It's a Harsh Reality - Listen Up

Nick Harshbarger

Published On: April 24, 2015

Categories: Career 2

If you read my previous #SQLNewBlogger post, "We are all in Sales," I thought it only natural to follow up with what I think is one of the most critical components of effective communication: Listening. My father told me as a child, "You have 2 ears and 1 mouth, that means you should listen twice as much as you talk." For those of you that know me, that is hard! But excellent advice that has never failed me - when I remember to follow it.

Listen Up

Listening, for some people, just doesn't come naturally. Please don't confuse hearing someone and listening. There are many definitions that differentiate the two, but one of my favorites comes from the The University of Minnesota Duluth Student Handbook. "Hearing is simply the act of perceiving sound by the ear. If you are not hearing-impaired, hearing simply happens.

Listening, however, is something you consciously choose to do. Listening requires concentration so that your brain processes meaning from words and sentences. Listening leads to learning. Most people tend to be hard of listening rather than hard of hearing." By this definition, there is no learning without the conscious act of listening.

An important part of our professional and personal communication, is to learn something from those we are communicating with. "What is the problem?" "How can I help you?" "Who has fallen in the well, Lassie?"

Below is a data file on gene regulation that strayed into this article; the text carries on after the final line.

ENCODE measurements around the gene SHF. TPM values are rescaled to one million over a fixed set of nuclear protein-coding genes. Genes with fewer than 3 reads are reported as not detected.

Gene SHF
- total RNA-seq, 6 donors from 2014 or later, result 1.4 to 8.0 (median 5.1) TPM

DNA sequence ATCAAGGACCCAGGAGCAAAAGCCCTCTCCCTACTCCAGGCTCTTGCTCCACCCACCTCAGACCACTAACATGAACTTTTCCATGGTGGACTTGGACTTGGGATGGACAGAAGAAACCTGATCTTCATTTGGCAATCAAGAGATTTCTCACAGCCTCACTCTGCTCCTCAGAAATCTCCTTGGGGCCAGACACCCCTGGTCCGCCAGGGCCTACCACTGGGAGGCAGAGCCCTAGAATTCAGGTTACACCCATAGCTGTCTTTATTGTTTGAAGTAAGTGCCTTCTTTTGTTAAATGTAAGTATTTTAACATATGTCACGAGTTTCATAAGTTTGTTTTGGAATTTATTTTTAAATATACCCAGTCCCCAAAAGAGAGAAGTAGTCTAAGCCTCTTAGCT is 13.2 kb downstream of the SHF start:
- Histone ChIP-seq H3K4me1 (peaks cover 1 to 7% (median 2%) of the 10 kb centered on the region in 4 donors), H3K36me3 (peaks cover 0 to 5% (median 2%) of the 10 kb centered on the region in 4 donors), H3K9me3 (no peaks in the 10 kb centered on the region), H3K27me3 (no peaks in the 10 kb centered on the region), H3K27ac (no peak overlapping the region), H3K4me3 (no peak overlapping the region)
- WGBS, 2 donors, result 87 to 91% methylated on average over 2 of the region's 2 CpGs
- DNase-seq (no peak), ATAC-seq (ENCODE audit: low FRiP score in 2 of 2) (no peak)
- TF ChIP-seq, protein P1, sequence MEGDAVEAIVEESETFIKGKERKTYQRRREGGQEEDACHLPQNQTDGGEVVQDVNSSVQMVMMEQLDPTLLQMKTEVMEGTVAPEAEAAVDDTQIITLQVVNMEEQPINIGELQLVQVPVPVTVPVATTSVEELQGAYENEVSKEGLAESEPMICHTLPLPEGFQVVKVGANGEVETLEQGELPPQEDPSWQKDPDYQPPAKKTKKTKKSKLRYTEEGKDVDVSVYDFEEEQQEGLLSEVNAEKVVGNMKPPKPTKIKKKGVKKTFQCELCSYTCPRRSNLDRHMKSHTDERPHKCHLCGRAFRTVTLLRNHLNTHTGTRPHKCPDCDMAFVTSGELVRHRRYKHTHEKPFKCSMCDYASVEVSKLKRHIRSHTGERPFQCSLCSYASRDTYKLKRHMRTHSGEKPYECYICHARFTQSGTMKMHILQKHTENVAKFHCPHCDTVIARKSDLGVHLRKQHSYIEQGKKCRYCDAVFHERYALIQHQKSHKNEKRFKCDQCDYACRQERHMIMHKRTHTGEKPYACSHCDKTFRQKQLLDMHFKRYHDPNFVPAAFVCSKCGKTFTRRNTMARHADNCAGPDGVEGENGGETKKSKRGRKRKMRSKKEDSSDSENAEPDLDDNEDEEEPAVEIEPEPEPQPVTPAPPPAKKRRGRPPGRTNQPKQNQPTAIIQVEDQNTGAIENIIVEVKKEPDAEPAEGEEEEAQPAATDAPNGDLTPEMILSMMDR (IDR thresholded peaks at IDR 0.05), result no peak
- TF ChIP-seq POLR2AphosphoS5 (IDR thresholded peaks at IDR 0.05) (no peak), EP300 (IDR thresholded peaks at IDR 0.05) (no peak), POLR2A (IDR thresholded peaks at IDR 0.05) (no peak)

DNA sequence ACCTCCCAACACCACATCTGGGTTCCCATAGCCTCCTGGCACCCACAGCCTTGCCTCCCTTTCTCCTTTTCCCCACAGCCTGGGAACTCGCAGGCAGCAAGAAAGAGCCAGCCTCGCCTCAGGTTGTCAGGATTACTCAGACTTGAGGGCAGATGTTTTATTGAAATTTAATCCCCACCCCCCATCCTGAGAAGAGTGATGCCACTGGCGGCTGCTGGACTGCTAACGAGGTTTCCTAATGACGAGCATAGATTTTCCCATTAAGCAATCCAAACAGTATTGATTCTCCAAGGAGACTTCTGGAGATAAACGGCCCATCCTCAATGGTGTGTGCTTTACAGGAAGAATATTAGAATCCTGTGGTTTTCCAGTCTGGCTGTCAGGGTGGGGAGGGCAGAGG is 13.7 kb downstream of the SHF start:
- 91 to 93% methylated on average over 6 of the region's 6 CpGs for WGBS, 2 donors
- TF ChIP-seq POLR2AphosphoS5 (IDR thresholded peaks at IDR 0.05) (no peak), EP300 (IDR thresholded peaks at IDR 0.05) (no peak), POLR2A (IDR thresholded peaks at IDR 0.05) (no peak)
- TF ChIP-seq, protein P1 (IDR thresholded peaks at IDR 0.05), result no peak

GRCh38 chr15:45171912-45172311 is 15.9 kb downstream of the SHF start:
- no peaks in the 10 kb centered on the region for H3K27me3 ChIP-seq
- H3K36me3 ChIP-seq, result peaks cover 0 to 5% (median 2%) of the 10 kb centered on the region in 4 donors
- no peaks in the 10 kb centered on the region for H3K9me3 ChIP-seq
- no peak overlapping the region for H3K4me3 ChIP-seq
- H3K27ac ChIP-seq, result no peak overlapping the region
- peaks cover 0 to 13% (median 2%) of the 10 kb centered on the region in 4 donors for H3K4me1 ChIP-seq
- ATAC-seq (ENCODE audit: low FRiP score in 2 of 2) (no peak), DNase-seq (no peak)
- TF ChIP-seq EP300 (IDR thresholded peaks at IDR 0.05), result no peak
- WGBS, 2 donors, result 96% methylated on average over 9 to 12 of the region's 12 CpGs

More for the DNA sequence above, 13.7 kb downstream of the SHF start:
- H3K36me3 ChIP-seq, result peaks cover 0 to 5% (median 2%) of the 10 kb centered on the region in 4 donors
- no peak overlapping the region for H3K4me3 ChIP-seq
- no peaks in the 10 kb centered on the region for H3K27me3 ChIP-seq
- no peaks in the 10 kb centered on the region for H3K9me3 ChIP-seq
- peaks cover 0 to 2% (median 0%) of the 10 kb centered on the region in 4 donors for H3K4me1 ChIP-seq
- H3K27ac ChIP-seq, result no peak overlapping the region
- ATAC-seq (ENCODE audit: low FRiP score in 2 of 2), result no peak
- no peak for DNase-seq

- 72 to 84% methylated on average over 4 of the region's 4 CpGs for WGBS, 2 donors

Taking this concept to the next level is the art of listening well. In doing my research for this post, I ran across an article by Eugene Raudsepp in the October 1, 1981 edition of Inc. Magazine, titled The Art Of Listening Well. I found it very informative and it spoke straight to the point with a listing of "How To" listen well.

I continued to search for a more recent article. I didn't want to open myself up for the barrage of "Old Jokes." Heck, the Internet wasn't even around yet, most of my colleagues weren't even born in '81, and I was preparing to graduate university. There must be something more recent that I could use. I came back to this article to illustrate how valuable and time tested this advice really is. This article presents 6 suggestions to help become a better listener.

I found suggestion #4 one that I struggle with the most: Listen for ideas, as well as fact. Being a non-technologist in an IT world, I tend to get bogged down in trying to remember and understand facts and details that are not in my area of expertise. In my rush to absorb the facts, so that I can understand the point or concept, I sometimes miss the general idea that the person I am communicating with really intends for me to comprehend.

"Day after day, inside and outside of business, we miss important information because we don't listen with full attention."
  - Eugene Raudsepp

In the fast-paced "Can you hear me now?" world that we all live in, we need to make the effort to truly listen to those we are communicating with. Otherwise, we are not getting the full benefit of the conversations and interactions we are having with clients, co-workers, friends, and family.

Until next time… Live your own Harsh Reality, and I'll live mine.

Nick (@nicharsh) is the Senior Vice President of Cloud Alliances for SentryOne and is responsible for leading the SentryOne relationships with Microsoft, Amazon Web Services, and other cloud providers. Prior to joining SentryOne, Nick was Vice President of National & Strategic Accounts for Dictaphone - Healthcare Division. Previous experience includes sales management positions with Computer Associates, NEC Computer USA, Tegra Varityper, and Heath/Zenith Computer Systems. Nick holds a BA degree in Economics from University of Dayton in Dayton, OH.